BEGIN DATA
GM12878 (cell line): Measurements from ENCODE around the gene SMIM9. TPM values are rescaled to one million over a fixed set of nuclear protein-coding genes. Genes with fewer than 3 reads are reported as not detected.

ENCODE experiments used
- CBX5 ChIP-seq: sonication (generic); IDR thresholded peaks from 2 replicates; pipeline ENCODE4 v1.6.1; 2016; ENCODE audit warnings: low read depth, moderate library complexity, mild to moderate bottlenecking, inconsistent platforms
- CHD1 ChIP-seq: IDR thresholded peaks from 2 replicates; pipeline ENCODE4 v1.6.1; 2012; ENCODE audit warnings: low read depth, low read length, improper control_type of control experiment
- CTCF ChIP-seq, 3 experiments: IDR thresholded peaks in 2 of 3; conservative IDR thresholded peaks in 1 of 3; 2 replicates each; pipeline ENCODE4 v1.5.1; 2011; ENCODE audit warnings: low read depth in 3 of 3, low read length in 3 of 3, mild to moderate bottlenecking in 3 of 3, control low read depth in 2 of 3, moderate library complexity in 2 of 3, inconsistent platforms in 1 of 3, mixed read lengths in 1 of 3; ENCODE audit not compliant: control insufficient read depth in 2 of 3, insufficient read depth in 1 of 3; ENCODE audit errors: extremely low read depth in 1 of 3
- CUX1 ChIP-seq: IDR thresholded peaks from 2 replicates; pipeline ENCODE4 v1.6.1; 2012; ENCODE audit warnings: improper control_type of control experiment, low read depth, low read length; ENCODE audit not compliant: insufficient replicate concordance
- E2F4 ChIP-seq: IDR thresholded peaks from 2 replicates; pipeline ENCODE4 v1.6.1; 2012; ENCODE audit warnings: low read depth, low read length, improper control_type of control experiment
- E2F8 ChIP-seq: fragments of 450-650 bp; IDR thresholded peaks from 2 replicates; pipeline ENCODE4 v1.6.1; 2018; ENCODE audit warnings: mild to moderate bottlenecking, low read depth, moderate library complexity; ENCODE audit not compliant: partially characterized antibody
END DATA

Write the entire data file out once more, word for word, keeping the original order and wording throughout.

GM12878 (cell line): Measurements from ENCODE around the gene SMIM9. TPM values are rescaled to one million over a fixed set of nuclear protein-coding genes. Genes with fewer than 3 reads are reported as not detected.

ENCODE experiments used
- CBX5 ChIP-seq: sonication (generic); IDR thresholded peaks from 2 replicates; pipeline ENCODE4 v1.6.1; 2016; ENCODE audit warnings: low read depth, moderate library complexity, mild to moderate bottlenecking, inconsistent platforms
- CHD1 ChIP-seq: IDR thresholded peaks from 2 replicates; pipeline ENCODE4 v1.6.1; 2012; ENCODE audit warnings: low read depth, low read length, improper control_type of control experiment
- CTCF ChIP-seq, 3 experiments: IDR thresholded peaks in 2 of 3; conservative IDR thresholded peaks in 1 of 3; 2 replicates each; pipeline ENCODE4 v1.5.1; 2011; ENCODE audit warnings: low read depth in 3 of 3, low read length in 3 of 3, mild to moderate bottlenecking in 3 of 3, control low read depth in 2 of 3, moderate library complexity in 2 of 3, inconsistent platforms in 1 of 3, mixed read lengths in 1 of 3; ENCODE audit not compliant: control insufficient read depth in 2 of 3, insufficient read depth in 1 of 3; ENCODE audit errors: extremely low read depth in 1 of 3
- CUX1 ChIP-seq: IDR thresholded peaks from 2 replicates; pipeline ENCODE4 v1.6.1; 2012; ENCODE audit warnings: improper control_type of control experiment, low read depth, low read length; ENCODE audit not compliant: insufficient replicate concordance
- E2F4 ChIP-seq: IDR thresholded peaks from 2 replicates; pipeline ENCODE4 v1.6.1; 2012; ENCODE audit warnings: low read depth, low read length, improper control_type of control experiment
- E2F8 ChIP-seq: fragments of 450-650 bp; IDR thresholded peaks from 2 replicates; pipeline ENCODE4 v1.6.1; 2018; ENCODE audit warnings: mild to moderate bottlenecking, low read depth, moderate library complexity; ENCODE audit not compliant: partially characterized antibody